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In this blog, there will be a variety of material: thoughts on Bible books, book reviews, historical characters, aspects of Scottish church history and other things.

Friday, 27 June 2014

Repenting at Mizpah (1 Samuel 7)

With personal repentance having taken place on a national scale, it was now possible to have corporate repentance. So Samuel arranged for the nation to gather at one of his regular meeting places, Mizpah. When they met they did three things: they used a symbolic action, they denied themselves a legitimate function, and they articulated a common confession.  

The symbolic action was drawing water and pouring it before the Lord, which signified their desire for cleansing. The point of such an action was to help them remember what it was they were doing. This is the easiest and least important aspect of the communal repentance because it could be done without much pain or trouble, and it is only of value if the other features are also included. 

The legitimate desire they did without was eating food. They realised that satisfying physical needs had to take second place to satisfying spiritual needs. The practice of fasting is one that the Bible mentions often, indeed Jesus took it for granted that his people would fast, yet no specific guidance is given regarding how long a fast should be. 

The common confession was straightforward and simple: ‘We have sinned against the Lord.’ The particular name of God that they used signifies his unique relationship with Israel. It is the divine name that indicated his unchanging commitment to his people. They had rebelled against the One that had done them so much good.  

There are three kinds of repentance. There is natural repentance, which occurs when a person realises he has done something wrong, an inappropriate action. Legal repentance is what occurs in a person who is convinced by the law of God that he has done wrong but who still loves the sin; he is afraid of God’s punishment but does not desire a change of heart. Evangelical repentance is the response to God’s offer of pardon and is marked by a hatred of sin, a self-humbling because of it, and a longing to be free of it.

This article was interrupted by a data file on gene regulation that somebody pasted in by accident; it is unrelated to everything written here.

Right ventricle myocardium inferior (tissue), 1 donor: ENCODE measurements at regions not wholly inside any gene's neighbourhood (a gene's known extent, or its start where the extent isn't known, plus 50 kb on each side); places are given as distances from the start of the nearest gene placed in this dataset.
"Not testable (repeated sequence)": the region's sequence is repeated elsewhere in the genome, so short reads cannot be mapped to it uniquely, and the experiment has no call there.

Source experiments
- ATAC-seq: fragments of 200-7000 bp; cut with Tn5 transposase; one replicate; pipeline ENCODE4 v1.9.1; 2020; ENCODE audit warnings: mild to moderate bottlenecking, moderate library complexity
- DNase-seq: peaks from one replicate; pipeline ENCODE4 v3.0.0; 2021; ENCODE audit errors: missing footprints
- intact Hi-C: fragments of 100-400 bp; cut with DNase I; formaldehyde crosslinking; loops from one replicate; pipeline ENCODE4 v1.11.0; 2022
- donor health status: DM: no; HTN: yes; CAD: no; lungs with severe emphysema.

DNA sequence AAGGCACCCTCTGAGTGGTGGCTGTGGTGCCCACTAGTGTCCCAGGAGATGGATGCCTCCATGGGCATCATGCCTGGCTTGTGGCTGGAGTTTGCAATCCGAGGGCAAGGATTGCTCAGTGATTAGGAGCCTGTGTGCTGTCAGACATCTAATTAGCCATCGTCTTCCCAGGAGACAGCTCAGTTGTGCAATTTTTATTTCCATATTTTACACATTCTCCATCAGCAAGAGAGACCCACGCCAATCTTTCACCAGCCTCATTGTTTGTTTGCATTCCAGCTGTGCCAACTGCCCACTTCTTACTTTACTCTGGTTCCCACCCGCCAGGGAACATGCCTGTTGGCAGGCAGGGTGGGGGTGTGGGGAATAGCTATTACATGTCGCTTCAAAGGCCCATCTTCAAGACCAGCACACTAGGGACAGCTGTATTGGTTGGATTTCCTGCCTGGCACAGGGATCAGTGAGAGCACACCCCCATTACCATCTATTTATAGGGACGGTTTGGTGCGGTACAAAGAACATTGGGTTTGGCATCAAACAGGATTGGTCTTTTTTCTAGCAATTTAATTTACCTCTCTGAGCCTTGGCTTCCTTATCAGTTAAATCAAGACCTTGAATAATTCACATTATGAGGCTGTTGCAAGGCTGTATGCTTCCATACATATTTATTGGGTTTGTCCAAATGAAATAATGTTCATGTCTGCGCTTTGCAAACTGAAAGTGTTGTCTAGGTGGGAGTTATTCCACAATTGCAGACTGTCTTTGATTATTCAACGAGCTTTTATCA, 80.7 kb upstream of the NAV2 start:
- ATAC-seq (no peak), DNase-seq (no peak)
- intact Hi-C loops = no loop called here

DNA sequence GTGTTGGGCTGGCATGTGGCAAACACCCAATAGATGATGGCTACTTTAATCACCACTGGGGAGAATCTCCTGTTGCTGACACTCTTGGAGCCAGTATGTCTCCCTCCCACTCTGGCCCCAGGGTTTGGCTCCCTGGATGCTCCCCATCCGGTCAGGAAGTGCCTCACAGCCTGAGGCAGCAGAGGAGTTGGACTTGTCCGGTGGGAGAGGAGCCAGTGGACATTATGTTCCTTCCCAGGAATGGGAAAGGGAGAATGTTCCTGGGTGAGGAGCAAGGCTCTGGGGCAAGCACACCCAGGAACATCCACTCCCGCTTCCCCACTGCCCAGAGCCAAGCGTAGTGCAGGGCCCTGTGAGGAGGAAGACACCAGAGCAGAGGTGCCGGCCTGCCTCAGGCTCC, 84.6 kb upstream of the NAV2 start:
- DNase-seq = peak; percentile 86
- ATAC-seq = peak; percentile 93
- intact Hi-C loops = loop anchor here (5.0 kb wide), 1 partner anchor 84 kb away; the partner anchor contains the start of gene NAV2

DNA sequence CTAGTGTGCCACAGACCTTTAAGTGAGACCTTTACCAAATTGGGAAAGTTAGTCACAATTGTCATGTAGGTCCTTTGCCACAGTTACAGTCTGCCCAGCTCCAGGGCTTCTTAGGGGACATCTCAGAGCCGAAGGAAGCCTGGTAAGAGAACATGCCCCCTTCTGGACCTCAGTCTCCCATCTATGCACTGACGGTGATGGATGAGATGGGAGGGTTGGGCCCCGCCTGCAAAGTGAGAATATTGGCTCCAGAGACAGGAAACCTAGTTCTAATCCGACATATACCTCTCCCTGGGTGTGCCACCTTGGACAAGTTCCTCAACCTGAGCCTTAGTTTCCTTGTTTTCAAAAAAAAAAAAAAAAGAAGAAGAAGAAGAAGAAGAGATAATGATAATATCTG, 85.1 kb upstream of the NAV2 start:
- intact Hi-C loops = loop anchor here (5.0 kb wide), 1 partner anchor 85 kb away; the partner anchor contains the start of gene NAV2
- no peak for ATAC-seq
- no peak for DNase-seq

It is also important to note that repentance is not the cause but only the condition of Yahweh’s deliverance. Repentance is not a religious twisting of the divine arm; rather it is the state of soul that God wants to see before he will bless us. 

Repentance of sin is particular. The one specific sin that was mentioned in the text was compromise, but its tentacles would have affected many areas of life. In one sense it was an outward activity, but in another sense it showed the sad state of their hearts. It was not enough that they get rid of their idols; they had to get their hearts sorted out.  


John Bradford, an English Reformer who was burned at the stake, used to write in a notebook the sins of which he was guilty each day so that he would repent of them (in his notebook he also wrote down the commendable traits he saw in others and that he thought were lacking in himself). As I read about his practice I realised that one hour of my life would fill several notebooks. But having said that, Bradford took an action that helped him deal with his personal sins. 

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